Confused on how to best use a Neti pot? Most people find it difficult to use their Neti pot for the first time. After all, it takes some getting used to the idea of pouring salt water up your nose. But practice makes perfect -- go slow and gently at first, then work your way up to the point of doing a full nasal washing. If you're a skilled Neti pot user, what tips have you found useful to use?
Use a cup, that's all
- The normal method involves pouring the solution into one nostril and letting it flow out the other. This can work but I have invented a much more effective, quicker method (see below), which you follow at your own risk.
Over a basin, hold one nostril closed while sniffing the solution up directly from a filled cup.
Instead of letting it drain down the throat and hawking/spitting it out the mouth, blow it forcefully from the nostril once it can be felt right at the back of the nose. It goes like this: sniff, blow. Sniff, blow. The blowing comes immediately after the deep sniff of salt water.
Do it several times for each nostril, holding the opposite nostril closed with a finger.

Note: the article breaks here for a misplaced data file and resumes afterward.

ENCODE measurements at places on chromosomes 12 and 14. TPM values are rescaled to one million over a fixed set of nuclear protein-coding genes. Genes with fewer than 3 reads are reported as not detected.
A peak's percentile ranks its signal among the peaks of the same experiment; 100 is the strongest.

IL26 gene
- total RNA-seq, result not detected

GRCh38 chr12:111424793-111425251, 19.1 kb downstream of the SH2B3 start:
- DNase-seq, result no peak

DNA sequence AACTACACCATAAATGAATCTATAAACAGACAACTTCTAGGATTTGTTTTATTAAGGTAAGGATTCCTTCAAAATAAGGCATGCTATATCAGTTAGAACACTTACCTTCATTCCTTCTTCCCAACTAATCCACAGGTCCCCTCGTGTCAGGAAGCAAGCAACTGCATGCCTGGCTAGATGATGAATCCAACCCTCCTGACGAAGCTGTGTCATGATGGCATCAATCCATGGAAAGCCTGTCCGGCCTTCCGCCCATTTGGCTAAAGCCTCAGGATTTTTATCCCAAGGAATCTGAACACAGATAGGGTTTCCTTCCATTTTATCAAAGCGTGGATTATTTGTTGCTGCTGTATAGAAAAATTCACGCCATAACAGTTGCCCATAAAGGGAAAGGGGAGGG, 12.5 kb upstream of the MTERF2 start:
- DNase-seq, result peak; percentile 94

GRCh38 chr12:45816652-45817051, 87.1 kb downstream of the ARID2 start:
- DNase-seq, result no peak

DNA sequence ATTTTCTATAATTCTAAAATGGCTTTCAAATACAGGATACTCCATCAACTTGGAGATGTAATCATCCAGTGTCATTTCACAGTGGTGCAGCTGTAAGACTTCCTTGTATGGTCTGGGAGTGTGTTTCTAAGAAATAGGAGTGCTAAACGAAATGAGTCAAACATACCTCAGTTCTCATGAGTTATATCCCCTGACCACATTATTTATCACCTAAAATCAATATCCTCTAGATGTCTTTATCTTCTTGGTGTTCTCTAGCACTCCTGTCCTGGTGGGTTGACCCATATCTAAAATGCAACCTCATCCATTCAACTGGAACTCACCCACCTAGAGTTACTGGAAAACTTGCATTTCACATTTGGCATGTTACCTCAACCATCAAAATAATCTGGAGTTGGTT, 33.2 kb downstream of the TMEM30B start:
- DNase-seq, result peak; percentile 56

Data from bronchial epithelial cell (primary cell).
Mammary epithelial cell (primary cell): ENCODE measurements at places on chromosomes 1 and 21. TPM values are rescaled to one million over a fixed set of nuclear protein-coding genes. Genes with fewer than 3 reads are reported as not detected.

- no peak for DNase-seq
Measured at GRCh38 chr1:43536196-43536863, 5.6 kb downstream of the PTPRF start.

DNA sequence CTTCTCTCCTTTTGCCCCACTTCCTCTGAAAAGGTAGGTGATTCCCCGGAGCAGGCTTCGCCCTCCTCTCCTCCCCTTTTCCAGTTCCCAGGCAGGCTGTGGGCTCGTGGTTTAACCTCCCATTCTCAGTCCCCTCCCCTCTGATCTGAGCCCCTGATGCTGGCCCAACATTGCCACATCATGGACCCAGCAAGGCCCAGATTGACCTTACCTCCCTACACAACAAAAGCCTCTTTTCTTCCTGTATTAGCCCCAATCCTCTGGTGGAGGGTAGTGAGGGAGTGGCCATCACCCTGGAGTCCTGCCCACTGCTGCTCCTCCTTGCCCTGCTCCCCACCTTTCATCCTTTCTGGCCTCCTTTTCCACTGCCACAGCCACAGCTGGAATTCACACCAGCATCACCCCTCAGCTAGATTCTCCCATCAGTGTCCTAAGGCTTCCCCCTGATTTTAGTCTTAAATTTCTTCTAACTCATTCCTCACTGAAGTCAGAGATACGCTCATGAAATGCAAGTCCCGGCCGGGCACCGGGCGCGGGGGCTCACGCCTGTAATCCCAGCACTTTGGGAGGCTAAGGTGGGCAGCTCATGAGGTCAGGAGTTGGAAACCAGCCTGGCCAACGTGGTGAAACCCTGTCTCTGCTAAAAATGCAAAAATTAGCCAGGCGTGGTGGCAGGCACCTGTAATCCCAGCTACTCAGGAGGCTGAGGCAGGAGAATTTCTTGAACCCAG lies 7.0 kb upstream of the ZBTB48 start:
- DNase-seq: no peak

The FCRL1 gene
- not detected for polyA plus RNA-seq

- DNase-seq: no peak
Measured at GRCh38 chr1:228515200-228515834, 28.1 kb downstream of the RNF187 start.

During forceful expulsion of the solution, some of it will be forced into the infected sinus. You know this is happening when you hear a tiny wheezing or clicking sound from the sinuses right after you expel the solution.
If possible, lie down afterwards on your back with the nostrils pointing at the ceiling.
- —Guest Mark
Nasal saline Irrigation -Correct method.
- It is very easy. Follow the instructions strictly. After couple of days you will enjoy it as I am.
Please visit the website sinusrinse.com or www.neilmed.com
- —Guest Rajaram Pagadala
- You can also use a plastic baster - it works very well and is cheap at the dollar store.
- —Guest Useful object
- Since years now I have used just normal salt and baking soda 50/50 and never had any bad results. Even straight after I had my sinus op. It works just as good as "Sinus Rinse" but it's a lot cheaper.
- —Guest Christel
First time jitters
- I just got my first neti pot, they are not common in the UK and only just even heard of it. Quick trip to ebay and a few days wait and this morning I received it.
I was very worried about doing it as I have a slight fear of drowning but any one who is here thinking about using it for the first time just go for it. I used it with no issues at all, the first nostril felt odd and even burned a slight amount (the kind of sensation you get if pool water or sea water gets in your nose) but after a second it stopped and the second nostril just felt pleasant with no even slight discomfort!
Straight after I feel allot better and can finally breath! I guess it may take a little time and a few uses to get the full effect so I cannot wait until I can do it again! Its not a s bad as it looks and as long as you keep breathing out your mouth it won't get into your throat.